Dr Julian Lewis secured the role despite widespread expectation that Mr Grayling would receive the backing of the Conservative-dominated Intelligence and Security Committee (ISC).
In a move that caught Westminster by surprise, the Tory leadership then took disciplinary action against Dr Lewis as sources said the MP had “acted with the opposition for his own advantage”.
Former Tory Cabinet minister and chairman of the ISC Mr Grieve told the BBC: “What troubles me about this episode, quite apart from its utter absurdity, and now withdrawing the whip from Julian, who is indeed highly respected, is the mindset it gives about what on earth is going on in Downing Street.
“Why did they try to manipulate this process? They shouldn’t have done.
“The committee can only exist, the committee can only be respected… if it is seen to be non-partisan, and independent.”
A senior Government source said the removal of the whip was because the MP was “working with Labour and other opposition MPs for his own advantage”.
Prime Minister Boris Johnson was widely believed to want former transport secretary Mr Grayling to become the chairman of the body which oversees the work of MI5, MI6 and GCHQ.
But the committee members voted instead for former defence select committee chairman Dr Lewis.
With the Conservatives enjoying a majority – with five out of nine places on the committee – there had been concern at Westminster that the Tory members would be “whipped” to support Mr Grayling despite concerns about his expertise.
Former national security adviser Lord Ricketts warned that Mr Grayling – who earned the nickname “Failing Grayling” during a chequered ministerial career – does not “match up” to the authority and reputation of former chairs.
Following Dr Lewis’s success, Lord Ricketts said the body was now in the “hands of someone with much wider experience of defence and security”.
As well as Mr Grayling and Dr Lewis, the members of the ISC are Tory MPs Theresa Villiers, Sir John Hayes and Mark Pritchard, Labour MPs Dame Diana Johnson and Kevan Jones, the Labour peer Admiral Lord West and the SNP MP Stewart Hosie.
Mr Johnson has faced criticism over the delay in appointing the committee which has not met since the last parliament was dissolved in November last year.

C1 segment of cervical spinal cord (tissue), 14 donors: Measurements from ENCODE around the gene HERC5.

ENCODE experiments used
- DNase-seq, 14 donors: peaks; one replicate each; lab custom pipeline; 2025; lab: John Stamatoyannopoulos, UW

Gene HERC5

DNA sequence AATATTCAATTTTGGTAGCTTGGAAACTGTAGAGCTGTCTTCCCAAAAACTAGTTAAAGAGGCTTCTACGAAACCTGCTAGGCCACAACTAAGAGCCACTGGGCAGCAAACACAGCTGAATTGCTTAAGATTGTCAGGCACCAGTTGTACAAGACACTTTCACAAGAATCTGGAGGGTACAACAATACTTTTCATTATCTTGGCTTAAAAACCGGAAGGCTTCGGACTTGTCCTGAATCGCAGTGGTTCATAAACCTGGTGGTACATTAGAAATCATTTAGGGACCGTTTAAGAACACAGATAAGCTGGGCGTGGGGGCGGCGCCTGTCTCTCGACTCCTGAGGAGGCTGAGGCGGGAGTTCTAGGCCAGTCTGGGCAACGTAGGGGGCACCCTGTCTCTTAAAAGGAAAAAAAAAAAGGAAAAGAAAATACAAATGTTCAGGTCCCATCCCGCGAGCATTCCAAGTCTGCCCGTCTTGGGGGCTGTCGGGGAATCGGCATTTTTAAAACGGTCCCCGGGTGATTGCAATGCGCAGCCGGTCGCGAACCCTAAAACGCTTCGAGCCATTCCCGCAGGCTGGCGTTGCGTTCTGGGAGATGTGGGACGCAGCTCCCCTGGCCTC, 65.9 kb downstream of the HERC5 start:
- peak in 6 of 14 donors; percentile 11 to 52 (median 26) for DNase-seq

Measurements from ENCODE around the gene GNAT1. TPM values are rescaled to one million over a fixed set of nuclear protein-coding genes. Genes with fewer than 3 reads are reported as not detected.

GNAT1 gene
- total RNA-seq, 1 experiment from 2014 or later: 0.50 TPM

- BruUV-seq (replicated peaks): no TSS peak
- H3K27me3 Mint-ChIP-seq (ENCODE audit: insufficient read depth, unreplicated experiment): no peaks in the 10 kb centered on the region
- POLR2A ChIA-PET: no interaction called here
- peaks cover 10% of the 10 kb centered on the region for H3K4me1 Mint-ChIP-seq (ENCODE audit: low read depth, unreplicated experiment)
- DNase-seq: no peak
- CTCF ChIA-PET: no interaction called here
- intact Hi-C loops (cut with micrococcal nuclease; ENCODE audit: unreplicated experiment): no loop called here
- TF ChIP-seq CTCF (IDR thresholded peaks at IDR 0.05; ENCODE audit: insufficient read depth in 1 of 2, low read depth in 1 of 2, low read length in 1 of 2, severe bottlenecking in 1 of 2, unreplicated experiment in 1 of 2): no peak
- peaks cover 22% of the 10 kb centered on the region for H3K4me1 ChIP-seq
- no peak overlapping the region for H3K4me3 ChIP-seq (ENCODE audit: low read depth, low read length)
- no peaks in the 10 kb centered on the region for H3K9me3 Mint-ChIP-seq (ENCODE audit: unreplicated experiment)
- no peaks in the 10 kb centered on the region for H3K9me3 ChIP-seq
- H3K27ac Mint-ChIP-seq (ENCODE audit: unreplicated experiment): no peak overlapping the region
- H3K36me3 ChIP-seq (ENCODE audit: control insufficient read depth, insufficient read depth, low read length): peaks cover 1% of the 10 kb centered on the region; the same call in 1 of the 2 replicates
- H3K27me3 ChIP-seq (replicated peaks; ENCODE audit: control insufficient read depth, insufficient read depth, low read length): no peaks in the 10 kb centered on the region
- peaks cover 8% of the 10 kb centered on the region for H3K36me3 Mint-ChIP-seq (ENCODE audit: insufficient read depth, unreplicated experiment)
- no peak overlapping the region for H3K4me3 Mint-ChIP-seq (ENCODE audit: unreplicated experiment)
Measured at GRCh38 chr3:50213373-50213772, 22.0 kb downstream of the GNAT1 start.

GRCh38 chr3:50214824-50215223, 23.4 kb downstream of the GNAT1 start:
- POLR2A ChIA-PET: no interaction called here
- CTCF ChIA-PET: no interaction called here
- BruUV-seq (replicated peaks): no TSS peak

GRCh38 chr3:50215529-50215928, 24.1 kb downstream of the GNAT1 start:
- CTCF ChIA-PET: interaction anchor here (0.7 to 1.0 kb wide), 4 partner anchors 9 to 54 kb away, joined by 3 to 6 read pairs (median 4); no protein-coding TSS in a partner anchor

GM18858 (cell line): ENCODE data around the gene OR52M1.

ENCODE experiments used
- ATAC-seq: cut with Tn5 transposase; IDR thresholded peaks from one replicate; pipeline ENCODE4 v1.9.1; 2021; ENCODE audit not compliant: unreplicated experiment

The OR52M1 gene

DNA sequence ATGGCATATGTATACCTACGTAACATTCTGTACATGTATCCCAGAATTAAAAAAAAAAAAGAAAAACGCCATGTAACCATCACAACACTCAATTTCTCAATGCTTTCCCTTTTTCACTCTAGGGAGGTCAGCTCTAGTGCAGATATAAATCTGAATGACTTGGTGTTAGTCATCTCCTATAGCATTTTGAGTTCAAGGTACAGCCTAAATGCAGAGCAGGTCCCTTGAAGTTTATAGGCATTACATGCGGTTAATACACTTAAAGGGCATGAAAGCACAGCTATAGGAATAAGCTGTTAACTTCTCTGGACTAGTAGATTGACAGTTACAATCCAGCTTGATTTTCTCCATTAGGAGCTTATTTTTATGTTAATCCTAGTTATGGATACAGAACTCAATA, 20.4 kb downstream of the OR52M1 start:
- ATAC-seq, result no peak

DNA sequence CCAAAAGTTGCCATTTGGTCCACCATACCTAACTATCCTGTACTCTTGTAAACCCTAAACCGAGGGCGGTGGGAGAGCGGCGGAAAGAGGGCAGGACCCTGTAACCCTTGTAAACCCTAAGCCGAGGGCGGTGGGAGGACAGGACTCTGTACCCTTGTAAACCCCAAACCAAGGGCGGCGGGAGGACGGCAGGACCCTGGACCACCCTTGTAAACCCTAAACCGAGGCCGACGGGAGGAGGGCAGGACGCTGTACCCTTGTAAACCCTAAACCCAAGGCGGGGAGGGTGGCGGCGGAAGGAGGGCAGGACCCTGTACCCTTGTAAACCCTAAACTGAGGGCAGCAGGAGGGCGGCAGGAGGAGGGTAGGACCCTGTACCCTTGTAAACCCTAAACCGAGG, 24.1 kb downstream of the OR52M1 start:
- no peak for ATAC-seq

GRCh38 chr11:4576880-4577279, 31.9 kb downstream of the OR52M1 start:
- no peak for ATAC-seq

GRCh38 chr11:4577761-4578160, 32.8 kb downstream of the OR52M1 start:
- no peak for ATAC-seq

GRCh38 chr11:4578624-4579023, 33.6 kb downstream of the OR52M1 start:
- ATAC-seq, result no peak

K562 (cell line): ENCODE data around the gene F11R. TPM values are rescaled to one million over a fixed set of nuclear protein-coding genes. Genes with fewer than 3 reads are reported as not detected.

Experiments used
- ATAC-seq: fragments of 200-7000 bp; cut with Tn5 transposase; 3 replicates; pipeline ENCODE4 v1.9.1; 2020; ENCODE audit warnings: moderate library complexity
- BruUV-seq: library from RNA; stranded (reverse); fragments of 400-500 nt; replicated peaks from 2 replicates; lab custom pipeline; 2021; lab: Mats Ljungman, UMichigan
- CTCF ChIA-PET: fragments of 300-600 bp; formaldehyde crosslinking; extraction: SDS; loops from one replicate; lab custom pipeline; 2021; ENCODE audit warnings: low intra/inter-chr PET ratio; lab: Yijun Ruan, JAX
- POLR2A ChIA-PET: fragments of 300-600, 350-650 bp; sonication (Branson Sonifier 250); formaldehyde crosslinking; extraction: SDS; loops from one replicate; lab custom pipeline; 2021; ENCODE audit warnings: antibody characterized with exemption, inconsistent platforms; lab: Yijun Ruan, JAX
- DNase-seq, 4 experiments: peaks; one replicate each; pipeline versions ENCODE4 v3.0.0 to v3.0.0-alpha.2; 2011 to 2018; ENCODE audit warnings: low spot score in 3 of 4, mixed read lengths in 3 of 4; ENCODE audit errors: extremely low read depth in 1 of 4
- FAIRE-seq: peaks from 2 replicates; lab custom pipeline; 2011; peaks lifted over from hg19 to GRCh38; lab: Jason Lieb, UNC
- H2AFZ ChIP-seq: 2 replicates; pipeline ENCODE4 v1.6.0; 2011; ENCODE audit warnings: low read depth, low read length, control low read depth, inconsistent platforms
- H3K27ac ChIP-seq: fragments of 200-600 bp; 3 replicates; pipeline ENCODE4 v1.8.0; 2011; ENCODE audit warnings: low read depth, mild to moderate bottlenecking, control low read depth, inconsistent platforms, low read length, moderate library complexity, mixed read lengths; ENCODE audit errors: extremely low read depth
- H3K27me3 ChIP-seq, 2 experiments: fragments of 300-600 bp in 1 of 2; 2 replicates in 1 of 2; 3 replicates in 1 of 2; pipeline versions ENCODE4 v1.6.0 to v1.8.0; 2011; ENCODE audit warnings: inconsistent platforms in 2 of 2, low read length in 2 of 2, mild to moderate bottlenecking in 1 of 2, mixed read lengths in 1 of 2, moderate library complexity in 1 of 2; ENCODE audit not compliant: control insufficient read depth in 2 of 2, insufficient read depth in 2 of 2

The committee has yet to publish its long-awaited report into Russian interference in UK politics after Mr Johnson refused to clear it for release before last year’s general election.
A committee source said: “This was a secret ballot but clearly for him (Mr Grayling) to lose, some Tories decided not to vote for him.”
Labour’s deputy leader Angela Rayner branded the move against Dr Lewis “grubby”.
She tweeted: “Julian Lewis MP has the Tory Whip removed after being elected as Chairman of the Intelligence and Security Select Committee, after beating hapless Chris Grayling. I wonder who in No10 ordered that the long serving Tory MP had the whip removed? What a grubby shower they are!”
Labour former frontbencher Chris Bryant said: “It’s a momentous failure of intelligence when a PM takes months to handpick Intelligence and Security Committee members so as to deliver the Chair he wants and they refuse to do his bidding. To then chuck the new chairman out of the party is to lose control/the plot.”
SNP defence spokesman Stewart McDonald MP said: “This is another total shambles from the Tory government, which has failed to put in place a functioning Intelligence and Security Committee for more than six months since the election.
“With his abysmal record of failure as a Tory minister, Chris Grayling is the only man who could lose a rigged election but it is right the committee has elected a chair and it should now get on with the crucial job of ensuring scrutiny and oversight of security matters, after months of delay.”
Liberal Democrat foreign affairs spokesman Alistair Carmichael said Mr Johnson had appointed “yes men” to the ISC but “true to form, however, failing Grayling has been undone in his bid to be chair”.
“I hope we now have a committee with real teeth that can hold this Government to account,” he added.
“That starts by publishing the report into Russian interference of our democracy before the summer recess so MPs can scrutinise it fully.”